Jersey Flegg – Bulldogs 30 Defeated Eels 18
With literally a battalion of players missing from their team due to injuries and promotion, the young Eels were always going to have to produce something special to win this game. That said, the squad had been performing admirably without their “stars” and went into the match with an air of confidence.
The list of missing players was a veritable who’s who.
Dylan Brown, Haze Dunster, Ethan Parry, Stefano Utoikanmanu, Filia Utoikamanu, Oregon Kaufusi, Salesi Fainga’a, Steve Dresler, Dylan Clifford, Noel Aukafolau, William Kei and Joe Taipari were among those missing for this game. Throw in current first graders Jaeman Salmon and Reed Mahoney who won’t be eligible to return, and it’s an imposing group of unavailable talent – literally an entire team.
The first half was indicative of a team missing too many players.
The play was a combination of multiple sets of patience working to a game plan, followed up by sets pushing impossible passes. The Bulldogs’ defence did an outstanding job repelling the Eels attack in their quarter, and made the most of their possession and the Eels poor discipline to reach a 20 to nil half time lead.
The Eels began the second half strongly, and makeshift five-eighth Tui Afualo wrestled his way out of the grasp of Bulldogs defenders to crash over for Parra’s opening try. The 20 to 6 score line only lasted for another 6 minutes as Michael Tupou took a crash ball next to the posts, blasting defenders out of his way. At 20 to 12, time was not a factor as there was still 23 minutes left on the clock.
Momentum was now with the young Eels, and Todd Sapienza took full advantage running a blind side play inside the Bulldogs quarter for Afu to score out wide. Despite taking a massive shot in the play, Sapienza dusted himself off to kick the sideline conversion. Game on at 20 to 18 with around 15 minutes to go.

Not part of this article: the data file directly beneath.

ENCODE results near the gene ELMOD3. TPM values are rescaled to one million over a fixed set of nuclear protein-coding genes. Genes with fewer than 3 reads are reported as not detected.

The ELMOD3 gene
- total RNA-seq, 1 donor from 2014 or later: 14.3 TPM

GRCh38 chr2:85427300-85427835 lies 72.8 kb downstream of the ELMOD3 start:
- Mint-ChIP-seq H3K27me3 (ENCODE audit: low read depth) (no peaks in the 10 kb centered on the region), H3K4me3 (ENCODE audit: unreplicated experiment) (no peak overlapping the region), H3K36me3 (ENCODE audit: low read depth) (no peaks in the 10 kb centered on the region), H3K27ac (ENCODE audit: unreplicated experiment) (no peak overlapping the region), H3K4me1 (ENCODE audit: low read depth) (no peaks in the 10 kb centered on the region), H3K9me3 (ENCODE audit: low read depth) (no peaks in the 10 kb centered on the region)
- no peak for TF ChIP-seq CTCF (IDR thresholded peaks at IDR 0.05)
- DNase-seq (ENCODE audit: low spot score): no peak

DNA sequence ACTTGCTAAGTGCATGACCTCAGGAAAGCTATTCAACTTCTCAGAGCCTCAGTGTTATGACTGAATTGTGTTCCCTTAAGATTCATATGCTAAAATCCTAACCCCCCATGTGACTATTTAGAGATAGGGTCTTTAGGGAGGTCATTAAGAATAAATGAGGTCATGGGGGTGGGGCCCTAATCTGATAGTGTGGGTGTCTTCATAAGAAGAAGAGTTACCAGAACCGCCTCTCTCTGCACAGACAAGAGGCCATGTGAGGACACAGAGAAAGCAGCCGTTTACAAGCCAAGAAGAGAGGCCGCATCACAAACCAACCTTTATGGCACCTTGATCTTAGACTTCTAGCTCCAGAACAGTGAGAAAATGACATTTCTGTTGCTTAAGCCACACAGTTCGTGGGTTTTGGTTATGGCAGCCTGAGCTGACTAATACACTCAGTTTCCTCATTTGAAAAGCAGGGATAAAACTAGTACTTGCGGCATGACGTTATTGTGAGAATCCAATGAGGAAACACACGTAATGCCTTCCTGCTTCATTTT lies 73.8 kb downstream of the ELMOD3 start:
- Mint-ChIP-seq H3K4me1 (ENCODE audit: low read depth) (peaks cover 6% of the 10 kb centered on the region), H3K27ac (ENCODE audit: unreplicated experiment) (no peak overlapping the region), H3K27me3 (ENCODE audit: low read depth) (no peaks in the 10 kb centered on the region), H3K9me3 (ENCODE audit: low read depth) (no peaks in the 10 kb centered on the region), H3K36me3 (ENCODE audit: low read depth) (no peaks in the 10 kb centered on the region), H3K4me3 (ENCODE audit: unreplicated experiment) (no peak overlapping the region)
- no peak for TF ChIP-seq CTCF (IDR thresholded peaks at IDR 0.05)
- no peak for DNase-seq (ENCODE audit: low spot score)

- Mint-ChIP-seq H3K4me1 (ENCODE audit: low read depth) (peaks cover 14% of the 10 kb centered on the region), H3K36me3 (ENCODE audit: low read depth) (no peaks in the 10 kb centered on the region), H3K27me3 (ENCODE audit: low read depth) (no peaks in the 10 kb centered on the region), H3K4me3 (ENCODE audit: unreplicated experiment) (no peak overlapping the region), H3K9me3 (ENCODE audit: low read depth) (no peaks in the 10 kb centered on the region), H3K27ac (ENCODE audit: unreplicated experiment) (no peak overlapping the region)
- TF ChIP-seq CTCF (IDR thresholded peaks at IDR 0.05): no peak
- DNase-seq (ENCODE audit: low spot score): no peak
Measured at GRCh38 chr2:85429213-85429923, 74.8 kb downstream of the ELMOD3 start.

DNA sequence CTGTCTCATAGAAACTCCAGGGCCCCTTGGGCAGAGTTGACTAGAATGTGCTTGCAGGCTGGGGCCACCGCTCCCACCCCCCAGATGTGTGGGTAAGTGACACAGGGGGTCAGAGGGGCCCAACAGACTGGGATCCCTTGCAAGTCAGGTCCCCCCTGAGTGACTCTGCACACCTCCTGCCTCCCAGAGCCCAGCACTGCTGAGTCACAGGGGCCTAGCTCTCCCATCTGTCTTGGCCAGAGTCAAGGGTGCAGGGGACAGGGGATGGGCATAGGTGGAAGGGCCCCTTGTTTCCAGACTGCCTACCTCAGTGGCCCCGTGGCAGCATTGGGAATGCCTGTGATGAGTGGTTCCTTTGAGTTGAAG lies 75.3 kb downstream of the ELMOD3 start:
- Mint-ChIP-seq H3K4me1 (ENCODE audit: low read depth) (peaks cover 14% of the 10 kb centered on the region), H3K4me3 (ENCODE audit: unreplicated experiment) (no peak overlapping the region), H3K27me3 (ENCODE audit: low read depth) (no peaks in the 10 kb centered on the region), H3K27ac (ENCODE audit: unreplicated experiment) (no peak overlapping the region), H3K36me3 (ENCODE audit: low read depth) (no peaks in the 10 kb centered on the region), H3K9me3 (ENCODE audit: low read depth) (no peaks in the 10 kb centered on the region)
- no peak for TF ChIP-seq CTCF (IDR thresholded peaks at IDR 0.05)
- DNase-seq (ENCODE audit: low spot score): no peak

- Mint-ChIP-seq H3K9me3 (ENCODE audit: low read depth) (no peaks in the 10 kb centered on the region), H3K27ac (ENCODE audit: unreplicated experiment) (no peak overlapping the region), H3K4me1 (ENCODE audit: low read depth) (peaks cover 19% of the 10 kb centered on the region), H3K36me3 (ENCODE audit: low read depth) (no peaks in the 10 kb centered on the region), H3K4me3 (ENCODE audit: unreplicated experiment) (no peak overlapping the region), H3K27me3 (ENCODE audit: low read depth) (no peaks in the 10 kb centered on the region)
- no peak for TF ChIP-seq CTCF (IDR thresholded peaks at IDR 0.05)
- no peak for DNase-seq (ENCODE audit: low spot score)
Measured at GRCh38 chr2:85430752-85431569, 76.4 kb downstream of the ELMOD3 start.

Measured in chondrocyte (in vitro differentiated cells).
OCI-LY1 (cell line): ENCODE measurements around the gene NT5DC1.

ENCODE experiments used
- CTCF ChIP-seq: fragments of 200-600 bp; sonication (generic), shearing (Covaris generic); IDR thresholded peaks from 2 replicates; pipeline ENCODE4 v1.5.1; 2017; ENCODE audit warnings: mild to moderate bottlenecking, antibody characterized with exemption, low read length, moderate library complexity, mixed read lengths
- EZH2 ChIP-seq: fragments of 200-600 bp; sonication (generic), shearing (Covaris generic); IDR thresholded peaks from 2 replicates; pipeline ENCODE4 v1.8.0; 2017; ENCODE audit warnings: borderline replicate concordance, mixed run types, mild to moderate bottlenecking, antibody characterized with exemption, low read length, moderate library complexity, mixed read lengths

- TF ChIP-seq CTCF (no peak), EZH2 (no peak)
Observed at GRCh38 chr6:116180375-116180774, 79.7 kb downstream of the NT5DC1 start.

The game looked to be the Eels for the taking as a Dogs indiscretion led to a sin bin and territory for the Eels. A charge next to the posts led to Sam Hughes celebrating a try, but the referee ruled held up. (The word out of the Eels room was disappointment with the call).
From that point the flow of the game was all Canterbury’s. A penalty against the Eels for holding on in the tackle piggy-backed the Dogs downfield, where another penalty gifted them a penalty goal. The Eels chasers were then in front of the kicker from the kick-off and the Dogs iced the game with a converted try and a 28 to 18 score. Salt was then rubbed into the wounds when the Dogs brought the ball back down into the Eels half and were awarded the penalty from a scuffle.
Full time – Bulldogs 30, Eels 18
The standout player in this match was Sean Keppie. The big unit played huge minutes (I can’t recall him being replaced) and was relentless in his carries. Not far behind was Tyrone Faulkner. I hadn’t seen much of this young bloke before but he’s another big human who plays aggressively and possesses a good offload. Todd Sapienza would be deserving of a point in any match honours, and for a player that was brought in as a depth signing, he’s proved to be a find in 2018 and a key player in their title aspirations.
The team itself had players perform admirably out of position, such as Tui Afualo in the halves and Nick Okladnikov in the centres. Players from this year’s SG Ball team, such as Sam Hughes, David Hollis and JP Nohra are gaining invaluable experience through the absence of so many team regulars, auguring well for the future.
Edit – I was remiss to not mention another debutant from SG Ball – back rower, Charbel Tasipale.
His first carry led to a break from a superb offload, and he followed that up with a similar play in the second half. He looks significantly bigger than he did just a few months ago.
This was the last regular season match for the Flegg boys. Next week will see the 6th placed Eels take on the 7th placed Dogs in an elimination final at Penrith Park on Saturday.